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Band Name Darkthrone
Album Name Panzerfaust
Type Album
Released date 06 June 1995
Music StyleBlack Metal
Members owning this album503


Re-Issue in 2010 by Peaceville Records
 En Vind av Sorg
 Triumphant Gleam
 The Hordes of Nebulah
 Hans Siste Vinter
 Beholding the Throne of Might
 Snø Og Granskog (Utferd)

Total playing time: 39:03

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 $26.98  20,25 €  10,49 €  £24.50  $15.61  11,99 €  13,69 €
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Review @ Crinn

19 December 2011

Darkthrone at their best

[Originally posted November 18, 2010]

This right here is Darkthrone at their best. This is currently one of my favorite black metal albums of all time. My friend bought me this CD when I was in seventh grade, and I literally played it until the player was unable to read the disc. This was the album that introduced me to the wonders of Norwegian black metal. Many of my friends from where I live aren’t really fond of black metal mainly they think that all or most of the blast beat drumming that the drummers do all sound the same. I think that that statement is true in several cases, but there are quite a few black metal bands that have astonishingly creative drummers. Some of those bands include Darkthrone, Keep of Kalessin, Immortal, Dark Funeral, and Ceremonial Castings (although they aren’t pure black metal). Darkthrone has been around for such a long time, and have been so successful that they have become one of the most famous and loved black metal bands of all time, and hopefully their name will be remembered for decades to come.

My favorite thing about most black metal music is that the recording and sound quality is very low profile, raw, and almost (if not) completely unedited. Darkthrone is the best example of that. I cannot imagine Darkthrone’s music in a high quality sound. In this album, there are fewer songs about Satanism, Christian blasphemy, and evil, and there are more songs focusing on the wonders of nature, and forests. The vocals are quite distorted to match the guitars. I love the fact that nothing is too high pitched because I am generally sensitive to high frequencies that are very loud, so I prefer that recordings don’t have too much of anything (especially treble, but a lot of bass is good). Panzerfaust is the first Darkthrone album that uses a lot of simple guitar chords within the songs. Because in albums such as Transilvanian Hunger, and Under a Funeral Moon, the guitar chords are more sophisticated and juicy, which sounds very yummy. I would personally like the vocals to be a tad bit higher pitched because it sounds better to me if black metal vocals are more of a high pitched sound rather than a nasty yelling sound. But I will say that I’m not a person that thinks that all bands of a certain genre should have all of the same qualities; I actually love variety and experimentation within the bands.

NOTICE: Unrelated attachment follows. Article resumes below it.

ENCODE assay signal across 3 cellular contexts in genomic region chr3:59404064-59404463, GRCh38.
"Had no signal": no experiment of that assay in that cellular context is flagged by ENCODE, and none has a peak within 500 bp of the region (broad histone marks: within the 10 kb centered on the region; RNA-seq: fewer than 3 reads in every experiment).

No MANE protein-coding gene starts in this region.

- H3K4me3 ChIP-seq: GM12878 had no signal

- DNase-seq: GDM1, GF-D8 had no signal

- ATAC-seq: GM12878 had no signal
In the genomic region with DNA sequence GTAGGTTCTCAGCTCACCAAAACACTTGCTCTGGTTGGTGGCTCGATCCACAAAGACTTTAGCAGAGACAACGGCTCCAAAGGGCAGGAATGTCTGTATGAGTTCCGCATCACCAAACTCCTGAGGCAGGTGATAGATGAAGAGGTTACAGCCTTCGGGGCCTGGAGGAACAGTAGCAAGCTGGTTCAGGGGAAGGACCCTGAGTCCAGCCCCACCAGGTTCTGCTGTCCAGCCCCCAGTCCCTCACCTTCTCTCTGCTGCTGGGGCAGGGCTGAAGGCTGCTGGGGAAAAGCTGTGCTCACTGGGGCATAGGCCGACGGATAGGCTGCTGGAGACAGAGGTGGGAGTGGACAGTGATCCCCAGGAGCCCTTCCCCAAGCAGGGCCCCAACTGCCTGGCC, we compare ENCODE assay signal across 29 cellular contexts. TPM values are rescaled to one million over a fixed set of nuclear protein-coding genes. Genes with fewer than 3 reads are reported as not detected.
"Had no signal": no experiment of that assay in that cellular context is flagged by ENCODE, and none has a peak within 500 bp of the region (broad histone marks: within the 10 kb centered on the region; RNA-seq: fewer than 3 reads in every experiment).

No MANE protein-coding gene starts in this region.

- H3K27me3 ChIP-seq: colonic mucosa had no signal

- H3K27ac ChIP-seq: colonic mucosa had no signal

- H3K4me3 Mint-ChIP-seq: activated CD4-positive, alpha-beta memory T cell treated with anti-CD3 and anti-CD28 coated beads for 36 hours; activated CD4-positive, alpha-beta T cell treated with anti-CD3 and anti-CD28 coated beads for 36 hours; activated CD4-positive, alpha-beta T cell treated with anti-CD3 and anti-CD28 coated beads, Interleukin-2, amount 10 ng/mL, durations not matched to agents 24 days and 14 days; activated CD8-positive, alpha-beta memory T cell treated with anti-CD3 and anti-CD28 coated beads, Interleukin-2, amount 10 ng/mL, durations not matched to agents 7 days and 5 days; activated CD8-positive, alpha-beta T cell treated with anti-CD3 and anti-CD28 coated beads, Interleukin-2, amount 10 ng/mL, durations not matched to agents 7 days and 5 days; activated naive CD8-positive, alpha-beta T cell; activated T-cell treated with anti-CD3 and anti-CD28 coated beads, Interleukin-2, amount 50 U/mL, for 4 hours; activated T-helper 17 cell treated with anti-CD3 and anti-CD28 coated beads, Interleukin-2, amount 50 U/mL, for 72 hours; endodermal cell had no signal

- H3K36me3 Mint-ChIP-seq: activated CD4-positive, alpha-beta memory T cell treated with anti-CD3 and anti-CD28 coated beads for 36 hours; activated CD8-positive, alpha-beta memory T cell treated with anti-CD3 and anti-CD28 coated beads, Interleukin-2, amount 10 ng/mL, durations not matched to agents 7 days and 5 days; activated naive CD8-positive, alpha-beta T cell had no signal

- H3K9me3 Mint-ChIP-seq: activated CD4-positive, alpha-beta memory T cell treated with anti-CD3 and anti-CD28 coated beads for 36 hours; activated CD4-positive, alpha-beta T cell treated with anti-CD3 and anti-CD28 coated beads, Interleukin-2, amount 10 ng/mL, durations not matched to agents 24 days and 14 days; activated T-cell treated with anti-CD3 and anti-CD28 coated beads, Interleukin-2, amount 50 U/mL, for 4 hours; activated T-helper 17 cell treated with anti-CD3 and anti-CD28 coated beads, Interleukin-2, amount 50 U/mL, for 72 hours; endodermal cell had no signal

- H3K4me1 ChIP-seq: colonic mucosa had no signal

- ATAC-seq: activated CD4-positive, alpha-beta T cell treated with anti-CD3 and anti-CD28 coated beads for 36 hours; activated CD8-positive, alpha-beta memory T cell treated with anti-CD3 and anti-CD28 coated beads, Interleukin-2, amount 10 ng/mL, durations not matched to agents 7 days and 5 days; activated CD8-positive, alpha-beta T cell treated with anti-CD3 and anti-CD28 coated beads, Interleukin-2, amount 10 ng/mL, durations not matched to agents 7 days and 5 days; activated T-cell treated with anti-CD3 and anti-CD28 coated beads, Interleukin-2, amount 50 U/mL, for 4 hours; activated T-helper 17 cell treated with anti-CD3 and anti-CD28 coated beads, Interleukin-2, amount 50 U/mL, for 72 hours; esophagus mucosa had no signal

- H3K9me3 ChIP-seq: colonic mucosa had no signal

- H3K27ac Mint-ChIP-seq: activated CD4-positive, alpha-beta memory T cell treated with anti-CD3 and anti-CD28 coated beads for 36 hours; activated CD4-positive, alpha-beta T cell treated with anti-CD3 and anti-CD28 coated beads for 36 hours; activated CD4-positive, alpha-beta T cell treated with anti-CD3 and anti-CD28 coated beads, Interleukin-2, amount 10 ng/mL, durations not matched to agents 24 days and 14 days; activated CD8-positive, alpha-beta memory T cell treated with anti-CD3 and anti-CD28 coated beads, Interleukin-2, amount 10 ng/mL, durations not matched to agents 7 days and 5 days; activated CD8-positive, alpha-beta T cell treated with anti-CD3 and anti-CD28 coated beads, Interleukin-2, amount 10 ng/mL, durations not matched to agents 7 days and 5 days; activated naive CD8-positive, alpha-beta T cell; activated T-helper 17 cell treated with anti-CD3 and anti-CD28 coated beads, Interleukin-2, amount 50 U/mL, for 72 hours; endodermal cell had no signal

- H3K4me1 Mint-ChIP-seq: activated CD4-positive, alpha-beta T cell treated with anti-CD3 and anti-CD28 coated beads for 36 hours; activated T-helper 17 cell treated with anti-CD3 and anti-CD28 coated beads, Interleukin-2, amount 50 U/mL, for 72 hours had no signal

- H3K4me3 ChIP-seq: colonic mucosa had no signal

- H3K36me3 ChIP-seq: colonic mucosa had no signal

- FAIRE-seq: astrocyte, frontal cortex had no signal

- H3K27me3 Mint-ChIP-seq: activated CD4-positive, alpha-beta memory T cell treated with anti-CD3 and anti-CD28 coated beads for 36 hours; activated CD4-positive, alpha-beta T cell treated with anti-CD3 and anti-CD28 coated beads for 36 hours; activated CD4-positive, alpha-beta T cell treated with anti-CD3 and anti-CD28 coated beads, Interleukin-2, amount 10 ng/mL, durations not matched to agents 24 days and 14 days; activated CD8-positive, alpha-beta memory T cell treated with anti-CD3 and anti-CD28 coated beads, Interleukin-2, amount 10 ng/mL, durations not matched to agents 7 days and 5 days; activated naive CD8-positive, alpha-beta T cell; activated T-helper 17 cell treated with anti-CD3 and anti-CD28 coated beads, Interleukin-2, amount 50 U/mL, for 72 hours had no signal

I can’t find any songs on this album that I dislike, but I will note a couple of songs that could use some improvement. The guitar part in Quintessence is very boring and repetitive, the only thing about it that changes is the key every once in a while. My favorite song off of this album is definitely Triumphant Gleam. The speed of the song changes in various places which makes me confused on how this song should be making me feel and what emotions this song should give me. The lyrics in this song are actually very powerful if you study them a little, because at first they just seem like a compilation of random notes written down at different times. En Vind Av Sorg is Norwegian for A Wind of Sorrow. This song is very pretty and melodic which really distracts the mind from most of the other punkish, heavier songs. I would highly recommend this to all fans of black metal, and to people who are interested in discovering the astonishingly unique sound of raw black metal. This scores 19.5/20.